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Pregnant with Depression and Anxiety: Symptoms, Causes + 3 Coping Tools



If you're pregnant, chances are you've heard about postpartum depression. But did you know that many women also experience depression during pregnancy


Here's what you need to know about pregnancy and depression.


How common is depression during pregnancy ?


Pregnancy can be a time of joy — and stress. Research suggests that about 7% of pregnant women experience depression during pregnancy. Rates might be higher in low and middle income countries.


Depression, a mood disorder that causes a persistent feeling of sadness and loss of interest, is the most common mood disorder in the general population. The condition occurs twice as often in women as in men, and the initial onset of depression peaks during a woman's reproductive years.


Why does depression during pregnancy often go unrecognized ?


Some symptoms of depression, including changes in sleep, energy level, appetite and libido, are similar to symptoms of pregnancy. As a result, you or your health care provider might attribute these symptoms to your pregnancy, rather than depression.


Women might also be reluctant to talk to their health care providers about changes in moods during pregnancy, due to the stigma associated with depression. There's also a tendency to focus more on women's physical health during pregnancy, rather than mental health.


What are the risk factors for depression during pregnancy ?


Some risk factors for depression during pregnancy include:


Anxiety

Life stress

History of depression

Poor social support

Unintended pregnancy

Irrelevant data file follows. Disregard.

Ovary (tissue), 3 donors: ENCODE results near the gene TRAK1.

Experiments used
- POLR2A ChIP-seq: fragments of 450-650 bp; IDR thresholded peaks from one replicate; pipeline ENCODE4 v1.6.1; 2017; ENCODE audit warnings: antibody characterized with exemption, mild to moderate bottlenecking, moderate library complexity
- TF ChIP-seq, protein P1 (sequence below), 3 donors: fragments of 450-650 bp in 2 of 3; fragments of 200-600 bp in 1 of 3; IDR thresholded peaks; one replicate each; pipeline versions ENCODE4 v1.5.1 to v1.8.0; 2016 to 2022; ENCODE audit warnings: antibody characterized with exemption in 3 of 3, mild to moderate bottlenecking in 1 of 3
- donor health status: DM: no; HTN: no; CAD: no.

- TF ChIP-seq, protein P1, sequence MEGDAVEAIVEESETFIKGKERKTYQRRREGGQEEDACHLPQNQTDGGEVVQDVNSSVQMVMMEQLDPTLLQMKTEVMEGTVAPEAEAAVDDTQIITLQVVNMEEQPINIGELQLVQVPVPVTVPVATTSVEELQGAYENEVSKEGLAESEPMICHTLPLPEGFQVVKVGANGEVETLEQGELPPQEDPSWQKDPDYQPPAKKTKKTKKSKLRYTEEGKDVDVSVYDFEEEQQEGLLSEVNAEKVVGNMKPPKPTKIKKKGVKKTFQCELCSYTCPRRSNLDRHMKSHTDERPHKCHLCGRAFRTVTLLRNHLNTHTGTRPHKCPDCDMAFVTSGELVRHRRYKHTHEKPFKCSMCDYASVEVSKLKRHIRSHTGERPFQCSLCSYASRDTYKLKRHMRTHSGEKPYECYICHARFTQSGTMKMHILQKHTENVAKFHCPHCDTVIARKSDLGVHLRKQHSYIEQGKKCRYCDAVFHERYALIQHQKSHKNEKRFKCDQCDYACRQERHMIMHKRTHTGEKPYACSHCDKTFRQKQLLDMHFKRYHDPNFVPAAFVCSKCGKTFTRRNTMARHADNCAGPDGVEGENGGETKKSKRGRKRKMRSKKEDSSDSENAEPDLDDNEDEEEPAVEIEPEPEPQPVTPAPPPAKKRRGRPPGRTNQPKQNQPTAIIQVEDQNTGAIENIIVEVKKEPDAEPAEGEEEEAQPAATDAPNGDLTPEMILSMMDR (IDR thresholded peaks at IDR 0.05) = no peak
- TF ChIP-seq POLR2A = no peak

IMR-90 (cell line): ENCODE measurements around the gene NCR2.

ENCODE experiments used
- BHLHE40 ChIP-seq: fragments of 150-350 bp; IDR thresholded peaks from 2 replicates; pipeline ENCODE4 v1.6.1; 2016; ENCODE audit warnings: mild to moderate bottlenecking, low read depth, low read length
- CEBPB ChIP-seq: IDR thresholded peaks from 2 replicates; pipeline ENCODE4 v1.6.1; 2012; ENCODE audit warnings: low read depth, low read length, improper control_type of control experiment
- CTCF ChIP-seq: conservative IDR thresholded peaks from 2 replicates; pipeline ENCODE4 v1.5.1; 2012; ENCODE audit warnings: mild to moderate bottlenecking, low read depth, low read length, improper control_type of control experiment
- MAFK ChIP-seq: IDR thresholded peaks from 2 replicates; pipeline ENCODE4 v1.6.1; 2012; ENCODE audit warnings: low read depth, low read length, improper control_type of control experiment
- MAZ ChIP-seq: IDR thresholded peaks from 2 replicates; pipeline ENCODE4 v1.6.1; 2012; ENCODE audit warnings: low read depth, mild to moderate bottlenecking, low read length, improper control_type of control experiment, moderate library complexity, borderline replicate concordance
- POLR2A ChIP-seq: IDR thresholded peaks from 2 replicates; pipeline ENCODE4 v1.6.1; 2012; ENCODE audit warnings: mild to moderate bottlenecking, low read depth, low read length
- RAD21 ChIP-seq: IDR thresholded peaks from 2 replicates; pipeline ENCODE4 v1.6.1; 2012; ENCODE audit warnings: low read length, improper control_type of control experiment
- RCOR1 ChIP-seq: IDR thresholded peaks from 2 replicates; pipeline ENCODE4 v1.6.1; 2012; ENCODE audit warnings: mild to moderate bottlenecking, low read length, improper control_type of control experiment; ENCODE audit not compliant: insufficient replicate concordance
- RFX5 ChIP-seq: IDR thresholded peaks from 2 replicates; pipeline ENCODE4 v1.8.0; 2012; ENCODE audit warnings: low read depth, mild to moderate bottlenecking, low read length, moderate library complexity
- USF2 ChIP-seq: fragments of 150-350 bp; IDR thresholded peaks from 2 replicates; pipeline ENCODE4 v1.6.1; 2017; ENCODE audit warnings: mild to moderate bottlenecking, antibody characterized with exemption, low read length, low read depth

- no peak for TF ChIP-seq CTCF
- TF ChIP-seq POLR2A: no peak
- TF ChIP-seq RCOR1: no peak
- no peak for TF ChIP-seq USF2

Intimate partner violence

What are the signs and symptoms of depression during pregnancy ?


The signs and symptoms of depression during pregnancy are the same as those that occur with depression in the general population. However, additional clues that might indicate depression during pregnancy include:


Excessive anxiety about your baby

Low self-esteem, such as feelings of inadequacy about parenthood

The inability to experience pleasure from activities usually found enjoyable

Poor response to reassurance

Poor adherence to prenatal care

Smoking, drinking alcohol or using illicit drugs

Poor weight gain due to a decreased or inadequate diet

Thoughts of suicide

Some research suggests that depressive episodes occur more frequently during the first and third trimesters.


Why is treatment for depression during pregnancy important ?



If you have untreated depression, you might not seek optimal prenatal care, eat the healthy foods your baby needs or have the energy to care for yourself. You are also at increased risk of postpartum depression and having difficulty bonding with your baby.


Depending on the severity of your depression, treatment options might include psychotherapy or antidepressants in addition to psychotherapy.


What are the recommendations for screening for depression during pregnancy ?


The American College of Obstetricians and Gynecologists recommends that health care providers screen for depression and anxiety using a standardized tool at least once during pregnancy. During screening, your health care provider will likely ask questions from a standardized screening questionnaire, which consists of questions about mood and anxiety. Your answers are scored and your total score can be used to identify whether you have depression. Alternatively, your health care provider might ask you if, in the past month, you have been bothered by feeling down, depressed or hopeless or by having little interest in doing things.


There is limited evidence that screening to identify and treat depression during pregnancy improves outcomes. This might be due to variations in access to resources and appropriate treatment once depression has been diagnosed. However, screening for depression during pregnancy might provide some self-awareness of your risk of depression and anxiety.